OA becomes more common with age and is due in part to the gradual wear and tear of cartilage (bone cushion) in the joints. Injuries, obesity, a family history and weak muscles can play a part in OA development, and symptoms can occur at a younger age, too.

OA most commonly occurs in the hands, knees, hips and spine with symptoms of pain, joint stiffness, and possibly swelling due to fluid accumulation.

Arthritis is Widespread: Other Types of Arthritis

The most common forms of arthritis are osteoarthritis and rheumatoid arthritis, but there are many other conditions (some autoimmune) that may have an arthritis component, including:

Arthritis Symptoms

If you are suffering from arthritis you may have these common symptoms:

  • Joint pain
  • Swelling
  • Early morning stiffness
  • A warm, hot and/or red joint
  • Reduced ability to move the joint
  • Many joints affected
  • Fatigue

For some forms of arthritis, like rheumatoid arthritis, early treatment is best to help prevent joint damage. See your doctor if any joint pain persists beyond 3 days, too.

How Is Arthritis Diagnosed?

A family history is important to know, so your doctor may ask about close relatives with arthritis.

Your doctor will also ask you about your symptoms.

  • Do you have pain and swelling?
  • How about morning stiffness?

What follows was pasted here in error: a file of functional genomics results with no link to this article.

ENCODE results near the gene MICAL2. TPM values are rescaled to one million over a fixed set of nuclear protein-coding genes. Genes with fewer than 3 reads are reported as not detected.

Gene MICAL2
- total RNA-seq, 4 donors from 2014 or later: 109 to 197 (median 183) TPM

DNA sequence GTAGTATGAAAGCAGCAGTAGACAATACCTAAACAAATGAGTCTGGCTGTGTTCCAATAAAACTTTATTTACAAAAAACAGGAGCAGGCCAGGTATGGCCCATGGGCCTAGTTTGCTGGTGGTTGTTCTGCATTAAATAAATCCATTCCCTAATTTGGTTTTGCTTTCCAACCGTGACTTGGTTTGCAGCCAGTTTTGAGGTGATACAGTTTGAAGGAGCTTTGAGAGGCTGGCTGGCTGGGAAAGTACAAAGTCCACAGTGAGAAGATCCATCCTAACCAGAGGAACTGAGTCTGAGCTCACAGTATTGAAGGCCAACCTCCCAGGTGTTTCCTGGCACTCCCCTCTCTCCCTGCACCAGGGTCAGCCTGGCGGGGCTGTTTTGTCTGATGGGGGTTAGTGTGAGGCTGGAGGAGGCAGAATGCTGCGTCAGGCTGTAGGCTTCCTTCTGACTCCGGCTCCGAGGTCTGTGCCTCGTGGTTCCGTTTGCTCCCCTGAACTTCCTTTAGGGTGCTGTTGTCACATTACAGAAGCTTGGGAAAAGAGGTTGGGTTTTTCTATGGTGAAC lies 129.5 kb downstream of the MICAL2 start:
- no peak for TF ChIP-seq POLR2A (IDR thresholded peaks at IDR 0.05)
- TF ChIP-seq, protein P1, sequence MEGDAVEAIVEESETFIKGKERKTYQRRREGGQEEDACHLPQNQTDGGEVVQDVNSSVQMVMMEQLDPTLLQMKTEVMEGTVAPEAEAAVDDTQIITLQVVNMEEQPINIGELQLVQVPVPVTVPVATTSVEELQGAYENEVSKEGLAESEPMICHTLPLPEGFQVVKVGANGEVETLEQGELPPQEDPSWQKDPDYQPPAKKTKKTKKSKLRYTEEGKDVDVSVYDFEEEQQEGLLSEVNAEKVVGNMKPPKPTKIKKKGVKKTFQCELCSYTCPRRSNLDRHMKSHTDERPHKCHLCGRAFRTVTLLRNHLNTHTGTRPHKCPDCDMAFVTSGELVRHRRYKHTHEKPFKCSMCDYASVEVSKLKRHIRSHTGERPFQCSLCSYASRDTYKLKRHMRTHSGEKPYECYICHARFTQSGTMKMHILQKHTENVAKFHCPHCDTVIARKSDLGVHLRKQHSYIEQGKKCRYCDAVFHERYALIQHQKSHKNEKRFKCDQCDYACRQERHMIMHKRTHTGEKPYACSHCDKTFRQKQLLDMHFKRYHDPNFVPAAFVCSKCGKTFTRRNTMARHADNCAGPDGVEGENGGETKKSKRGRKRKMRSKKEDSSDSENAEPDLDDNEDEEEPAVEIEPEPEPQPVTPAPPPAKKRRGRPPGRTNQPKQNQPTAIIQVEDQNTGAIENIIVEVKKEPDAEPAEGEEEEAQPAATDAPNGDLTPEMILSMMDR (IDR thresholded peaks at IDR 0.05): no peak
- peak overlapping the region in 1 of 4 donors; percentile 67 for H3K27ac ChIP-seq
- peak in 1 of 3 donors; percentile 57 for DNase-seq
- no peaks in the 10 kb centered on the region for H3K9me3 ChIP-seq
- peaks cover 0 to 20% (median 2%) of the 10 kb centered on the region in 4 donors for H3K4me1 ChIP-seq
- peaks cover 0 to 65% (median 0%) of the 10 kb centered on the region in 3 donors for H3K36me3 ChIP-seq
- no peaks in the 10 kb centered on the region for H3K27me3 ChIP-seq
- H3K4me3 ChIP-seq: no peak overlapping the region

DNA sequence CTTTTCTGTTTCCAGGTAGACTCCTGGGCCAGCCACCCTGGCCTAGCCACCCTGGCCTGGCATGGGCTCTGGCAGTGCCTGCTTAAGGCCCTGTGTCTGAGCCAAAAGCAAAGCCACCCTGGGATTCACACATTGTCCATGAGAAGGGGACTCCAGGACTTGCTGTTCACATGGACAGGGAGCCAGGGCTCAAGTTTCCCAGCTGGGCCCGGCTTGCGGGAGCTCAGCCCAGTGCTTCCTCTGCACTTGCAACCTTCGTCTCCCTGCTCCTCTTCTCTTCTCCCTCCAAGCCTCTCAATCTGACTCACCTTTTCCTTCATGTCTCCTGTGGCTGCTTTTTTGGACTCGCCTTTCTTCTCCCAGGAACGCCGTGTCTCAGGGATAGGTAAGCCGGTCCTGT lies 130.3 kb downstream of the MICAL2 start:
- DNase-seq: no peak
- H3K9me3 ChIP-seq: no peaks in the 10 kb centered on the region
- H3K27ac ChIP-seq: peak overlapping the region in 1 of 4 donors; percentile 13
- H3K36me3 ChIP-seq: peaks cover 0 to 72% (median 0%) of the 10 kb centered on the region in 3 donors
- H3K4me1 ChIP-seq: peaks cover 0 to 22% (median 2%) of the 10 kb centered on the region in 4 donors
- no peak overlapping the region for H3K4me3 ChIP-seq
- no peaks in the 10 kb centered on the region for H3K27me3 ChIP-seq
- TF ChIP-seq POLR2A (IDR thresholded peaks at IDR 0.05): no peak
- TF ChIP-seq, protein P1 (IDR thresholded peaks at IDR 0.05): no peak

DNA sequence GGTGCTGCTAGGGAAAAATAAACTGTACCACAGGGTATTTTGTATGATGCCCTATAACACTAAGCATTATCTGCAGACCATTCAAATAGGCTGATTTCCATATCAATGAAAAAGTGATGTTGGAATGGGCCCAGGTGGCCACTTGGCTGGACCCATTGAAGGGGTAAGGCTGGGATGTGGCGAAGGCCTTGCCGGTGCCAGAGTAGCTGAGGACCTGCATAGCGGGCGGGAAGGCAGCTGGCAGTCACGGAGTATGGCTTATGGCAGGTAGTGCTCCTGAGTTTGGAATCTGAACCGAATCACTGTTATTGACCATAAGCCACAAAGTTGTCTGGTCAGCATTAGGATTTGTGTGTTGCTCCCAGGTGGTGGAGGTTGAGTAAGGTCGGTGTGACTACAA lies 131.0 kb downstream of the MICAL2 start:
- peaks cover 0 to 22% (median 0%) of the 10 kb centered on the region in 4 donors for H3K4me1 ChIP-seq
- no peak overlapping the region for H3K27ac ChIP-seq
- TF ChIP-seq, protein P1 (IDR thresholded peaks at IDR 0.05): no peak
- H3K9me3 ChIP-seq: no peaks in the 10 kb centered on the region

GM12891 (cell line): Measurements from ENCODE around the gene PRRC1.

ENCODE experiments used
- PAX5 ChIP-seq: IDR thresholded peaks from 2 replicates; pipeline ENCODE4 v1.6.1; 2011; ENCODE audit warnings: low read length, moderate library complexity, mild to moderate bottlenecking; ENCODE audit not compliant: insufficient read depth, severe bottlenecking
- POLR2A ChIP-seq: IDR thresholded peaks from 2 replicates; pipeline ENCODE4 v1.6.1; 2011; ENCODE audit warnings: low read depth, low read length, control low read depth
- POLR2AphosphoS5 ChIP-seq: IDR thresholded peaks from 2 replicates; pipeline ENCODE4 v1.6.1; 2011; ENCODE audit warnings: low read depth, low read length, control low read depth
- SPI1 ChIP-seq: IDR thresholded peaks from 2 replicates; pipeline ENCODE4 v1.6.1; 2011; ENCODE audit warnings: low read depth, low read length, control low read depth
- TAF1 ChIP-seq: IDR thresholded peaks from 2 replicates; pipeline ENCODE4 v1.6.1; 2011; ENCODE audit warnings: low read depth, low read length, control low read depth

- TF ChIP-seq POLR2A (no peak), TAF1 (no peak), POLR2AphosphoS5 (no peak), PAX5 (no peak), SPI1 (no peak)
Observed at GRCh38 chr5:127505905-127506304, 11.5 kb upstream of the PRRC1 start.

• Do your joints feel hot to the touch?
  • Are your joints red?

A physical exam will determine your range-of-motion - just how easily can you rotate your joints around? Blood tests and x-rays of your joints may be needed.

If you have fluid around your joints, your doctor may remove some with a needle to look for infection or other causes of arthritis, such as uric acid crystals, which cause gout.

Treatments for Arthritis: The Options

Ultimately, you and your doctor will select the most appropriate medication for your specific form of arthritis. Your treatment may be as simple as occasional use of:

  • Over-the-counter (OTC) medicines like NSAIDs or acetaminophen (Tylenol).
  • Prescription NSAIDs
  • Anti-inflammatory corticosteroids
  • Disease Modifying Anti-Rheumatic Drugs (DMARDs) for rheumatoid arthritis.
  • Rarely, very short-term use of narcotic painkillers may be used to ease a flare-up; although most clinicians strongly discourage use of opioids due to side effects and concern for misuse.

Topical capsaicin or topical diclofenac (Voltaren Gel 1%) may help relieve the symptoms of OA, and injectable joint lubricators such as hyaluronan (Orthovisc, Synvisc) may relieve OA pain for up to six months.

In Feb. 2020, the FDA approved an over-the-counter version of Voltaren Gel known as Voltaren Arthritis Pain (diclofenac sodium topical gel, 1%) for the temporary relief of arthritis pain.

Oral OTC Arthritis Pain Options

Mild pain relievers you can take in a pill, such as over-the-counter acetaminophen (Tylenol) or NSAIDs (like Advil or Motrin) are effective for mild or intermittent forms of arthritis and may be most affordable.

Acetaminophen reduces mild pain but does not help with inflammation or swelling like Advil or Motrin. However, acetaminophen may show success in patients with milder forms of osteoarthritis. These agents may also be used with other medications for more severe forms of arthritis, like rheumatoid arthritis.

An excessive dose of acetaminophen, and mixing with alcohol, can lead to liver toxicity. High doses and long-term use of NSAIDs can cause side effects like stomach ulcers and bleeding, or kidney problems, so be sure to check with your doctor for the right dose for you.

Prescription NSAIDs